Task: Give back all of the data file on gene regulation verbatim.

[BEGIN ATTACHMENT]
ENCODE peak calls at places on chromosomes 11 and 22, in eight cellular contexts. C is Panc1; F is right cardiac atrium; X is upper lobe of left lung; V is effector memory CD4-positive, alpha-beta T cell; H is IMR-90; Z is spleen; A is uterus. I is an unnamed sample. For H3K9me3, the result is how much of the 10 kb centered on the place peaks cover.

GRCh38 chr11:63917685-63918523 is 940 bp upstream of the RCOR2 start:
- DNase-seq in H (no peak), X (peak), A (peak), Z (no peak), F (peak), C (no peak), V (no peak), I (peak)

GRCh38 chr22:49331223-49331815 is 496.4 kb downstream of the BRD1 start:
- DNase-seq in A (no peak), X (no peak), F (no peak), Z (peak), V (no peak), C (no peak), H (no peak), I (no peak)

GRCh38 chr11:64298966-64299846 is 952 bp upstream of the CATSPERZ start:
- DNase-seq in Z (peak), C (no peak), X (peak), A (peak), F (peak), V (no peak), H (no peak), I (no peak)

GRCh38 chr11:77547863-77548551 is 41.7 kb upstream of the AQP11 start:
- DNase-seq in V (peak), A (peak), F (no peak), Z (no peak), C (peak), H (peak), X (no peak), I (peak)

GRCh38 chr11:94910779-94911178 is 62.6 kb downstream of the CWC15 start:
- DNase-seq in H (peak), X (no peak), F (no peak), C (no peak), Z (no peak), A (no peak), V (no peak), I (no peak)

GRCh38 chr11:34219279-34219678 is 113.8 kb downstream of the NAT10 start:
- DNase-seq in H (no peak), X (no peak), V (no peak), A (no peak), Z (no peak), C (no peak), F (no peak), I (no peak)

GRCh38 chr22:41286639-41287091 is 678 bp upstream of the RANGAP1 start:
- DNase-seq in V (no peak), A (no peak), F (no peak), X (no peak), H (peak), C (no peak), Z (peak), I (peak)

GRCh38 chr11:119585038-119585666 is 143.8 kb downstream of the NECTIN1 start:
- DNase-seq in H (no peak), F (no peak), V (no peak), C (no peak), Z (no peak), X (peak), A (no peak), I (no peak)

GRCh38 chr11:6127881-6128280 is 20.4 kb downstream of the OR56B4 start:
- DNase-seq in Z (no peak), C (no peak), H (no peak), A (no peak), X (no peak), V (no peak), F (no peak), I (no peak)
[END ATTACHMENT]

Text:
ENCODE peak calls at places on chromosomes 11 and 22, in eight cellular contexts. C is Panc1; F is right cardiac atrium; X is upper lobe of left lung; V is effector memory CD4-positive, alpha-beta T cell; H is IMR-90; Z is spleen; A is uterus. I is an unnamed sample. For H3K9me3, the result is how much of the 10 kb centered on the place peaks cover.

GRCh38 chr11:63917685-63918523 is 940 bp upstream of the RCOR2 start:
- DNase-seq in H (no peak), X (peak), A (peak), Z (no peak), F (peak), C (no peak), V (no peak), I (peak)

GRCh38 chr22:49331223-49331815 is 496.4 kb downstream of the BRD1 start:
- DNase-seq in A (no peak), X (no peak), F (no peak), Z (peak), V (no peak), C (no peak), H (no peak), I (no peak)

GRCh38 chr11:64298966-64299846 is 952 bp upstream of the CATSPERZ start:
- DNase-seq in Z (peak), C (no peak), X (peak), A (peak), F (peak), V (no peak), H (no peak), I (no peak)

GRCh38 chr11:77547863-77548551 is 41.7 kb upstream of the AQP11 start:
- DNase-seq in V (peak), A (peak), F (no peak), Z (no peak), C (peak), H (peak), X (no peak), I (peak)

GRCh38 chr11:94910779-94911178 is 62.6 kb downstream of the CWC15 start:
- DNase-seq in H (peak), X (no peak), F (no peak), C (no peak), Z (no peak), A (no peak), V (no peak), I (no peak)

GRCh38 chr11:34219279-34219678 is 113.8 kb downstream of the NAT10 start:
- DNase-seq in H (no peak), X (no peak), V (no peak), A (no peak), Z (no peak), C (no peak), F (no peak), I (no peak)

GRCh38 chr22:41286639-41287091 is 678 bp upstream of the RANGAP1 start:
- DNase-seq in V (no peak), A (no peak), F (no peak), X (no peak), H (peak), C (no peak), Z (peak), I (peak)

GRCh38 chr11:119585038-119585666 is 143.8 kb downstream of the NECTIN1 start:
- DNase-seq in H (no peak), F (no peak), V (no peak), C (no peak), Z (no peak), X (peak), A (no peak), I (no peak)

GRCh38 chr11:6127881-6128280 is 20.4 kb downstream of the OR56B4 start:
- DNase-seq in Z (no peak), C (no peak), H (no peak), A (no peak), X (no peak), V (no peak), F (no peak), I (no peak)